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Inside a rowhouse in West Baltimore, joy means being together


"Christmas is the most meaningful holiday for me," Vicki Fauntleroy says. "We're all together -- my mother, my kids and me."

Tosha Victoria Fauntleroy, 26, a single parent, sits on the living room sofa in her West Baltimore home. On one wall, pictures of Jesus Christ and Pope John Paul II hang next to a major display of family photographs. On the opposite wall are four red and green Christmas stockings with sparkly labels -- for Jessica, Jason, Grandma and Vicki.

Ms. Fauntleroy, her children, Jessica, 10, and Jason, 8, and her mother, Dorothy M. Fauntleroy, 43, live in a rented brick rowhouse on West Fayette Street in Poppleton.

Their Christmas is keyed to church and family. It starts with Christmas Eve Mass at St. Peter Claver Catholic Church on Fremont Avenue and ends with a Christmas Day devoted to family activities at home. "Together" seems to be a favorite family word.

"They are a nice family," says the Rev. Robert Kearns, pastor of St. Peter Claver. "It's a very strong situation, people working hard to link family with school and church support systems. Both kids are very good, with a lot of self-confidence."

At St. Peter Claver, Jason is a cadet in the Knights of St. John, a Catholic men's fraternal organization; Jessica is a junior in the women's auxiliary. Jessica, a fifth-grader, and Jason, a second-grader, attend Father Charles A. Hall School, which has its lower school at St. Peter Claver and middle school at St. Edward's. Both children sing in the Rejoice Choir at St. Peter Claver, which was part of last night's Mass.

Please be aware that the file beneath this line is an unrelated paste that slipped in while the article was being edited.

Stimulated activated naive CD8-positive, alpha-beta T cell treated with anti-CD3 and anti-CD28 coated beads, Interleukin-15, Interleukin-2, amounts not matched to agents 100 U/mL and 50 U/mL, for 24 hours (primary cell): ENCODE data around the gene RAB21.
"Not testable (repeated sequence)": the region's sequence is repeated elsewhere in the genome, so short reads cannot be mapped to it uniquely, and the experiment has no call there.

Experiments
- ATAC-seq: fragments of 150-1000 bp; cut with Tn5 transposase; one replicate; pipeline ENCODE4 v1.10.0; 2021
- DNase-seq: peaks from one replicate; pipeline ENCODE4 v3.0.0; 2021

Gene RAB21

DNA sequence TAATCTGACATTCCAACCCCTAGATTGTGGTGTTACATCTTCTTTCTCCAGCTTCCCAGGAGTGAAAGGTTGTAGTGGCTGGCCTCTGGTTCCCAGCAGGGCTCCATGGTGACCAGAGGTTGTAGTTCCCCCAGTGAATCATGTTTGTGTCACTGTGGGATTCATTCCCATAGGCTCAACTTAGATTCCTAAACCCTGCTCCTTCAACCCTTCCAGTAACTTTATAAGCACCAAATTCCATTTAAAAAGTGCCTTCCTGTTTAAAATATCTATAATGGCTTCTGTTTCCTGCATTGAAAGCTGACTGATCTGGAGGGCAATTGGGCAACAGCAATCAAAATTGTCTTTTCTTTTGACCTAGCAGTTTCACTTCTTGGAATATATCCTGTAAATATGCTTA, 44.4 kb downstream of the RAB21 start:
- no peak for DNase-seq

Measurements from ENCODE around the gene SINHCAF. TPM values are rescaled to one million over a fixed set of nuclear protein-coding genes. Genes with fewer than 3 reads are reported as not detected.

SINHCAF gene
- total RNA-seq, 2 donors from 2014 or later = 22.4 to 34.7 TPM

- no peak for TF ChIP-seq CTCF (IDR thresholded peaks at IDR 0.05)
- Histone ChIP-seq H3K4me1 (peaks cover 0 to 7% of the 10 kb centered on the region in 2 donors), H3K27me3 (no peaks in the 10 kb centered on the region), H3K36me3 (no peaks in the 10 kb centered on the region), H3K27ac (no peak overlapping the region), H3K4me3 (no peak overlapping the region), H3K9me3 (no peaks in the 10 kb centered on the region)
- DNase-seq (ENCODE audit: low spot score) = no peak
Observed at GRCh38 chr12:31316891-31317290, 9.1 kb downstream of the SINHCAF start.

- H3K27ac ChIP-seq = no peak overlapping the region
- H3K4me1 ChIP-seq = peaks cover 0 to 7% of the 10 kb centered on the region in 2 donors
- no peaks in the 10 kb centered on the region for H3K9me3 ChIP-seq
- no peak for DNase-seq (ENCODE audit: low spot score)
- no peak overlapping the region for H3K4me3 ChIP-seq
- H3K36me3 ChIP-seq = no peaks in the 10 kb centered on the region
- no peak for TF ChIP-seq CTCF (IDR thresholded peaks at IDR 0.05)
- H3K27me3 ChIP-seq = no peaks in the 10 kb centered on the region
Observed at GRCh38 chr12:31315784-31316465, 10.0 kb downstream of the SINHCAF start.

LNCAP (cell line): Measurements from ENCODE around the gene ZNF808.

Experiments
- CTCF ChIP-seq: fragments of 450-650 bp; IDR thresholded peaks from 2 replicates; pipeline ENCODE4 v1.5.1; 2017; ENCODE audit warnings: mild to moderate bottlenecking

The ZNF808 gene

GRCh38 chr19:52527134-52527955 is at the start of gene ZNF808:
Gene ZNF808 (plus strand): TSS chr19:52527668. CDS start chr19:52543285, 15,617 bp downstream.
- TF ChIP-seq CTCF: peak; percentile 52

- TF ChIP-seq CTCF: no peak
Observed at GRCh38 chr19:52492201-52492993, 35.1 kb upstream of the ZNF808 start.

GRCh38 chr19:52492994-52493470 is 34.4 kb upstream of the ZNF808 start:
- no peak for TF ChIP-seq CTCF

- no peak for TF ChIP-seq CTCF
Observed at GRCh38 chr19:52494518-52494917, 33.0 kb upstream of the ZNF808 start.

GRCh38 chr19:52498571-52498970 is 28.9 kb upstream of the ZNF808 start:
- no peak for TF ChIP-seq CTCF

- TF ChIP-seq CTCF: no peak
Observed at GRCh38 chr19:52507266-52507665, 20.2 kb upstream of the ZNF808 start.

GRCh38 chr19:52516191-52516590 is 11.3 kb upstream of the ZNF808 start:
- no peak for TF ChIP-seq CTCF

Vicki Fauntleroy says the children's father hasn't been a factor in the family for several years.

"I'm a cashier at the Stop, Shop and Save market on North Avenue," she says. "My mother works at home. She sews. She can make anything. And since she's home while I'm working, someone is always here for the children."

Dorothy Fauntleroy made those Christmas stockings with the names on them, another part of what she calls the "work, work, work" of getting ready for today. But she says it in a way that this work, work, work is more joy than toil. Christmas cards are all about in the tiny combination dining room-living room. A space near the front window is reserved for the tree.

Christmas Day begins for the household at 5:30 a.m. when the children rush to the tree to see what Santa Claus has brought.

"I get up, too, because I like to see their faces when they opethe gifts," Vicki Fauntleroy says.

Genesis, the Sega Enterprises video game, was a joint presenfor the children, and each got smaller individual gifts and clothes.

Vicki Fauntleroy is giving her mother a bracelet and a crucifiand put out pre-Christmas hints to her mother that she would like books on black history and Malcolm X.

Dorothy Fauntleroy is cooking Christmas dinner. She has moved away from turkey to capon and rabbit.

"We don't go out at all on Christmas Day," Mrs. Fauntleroy says. "We're here and we're together."

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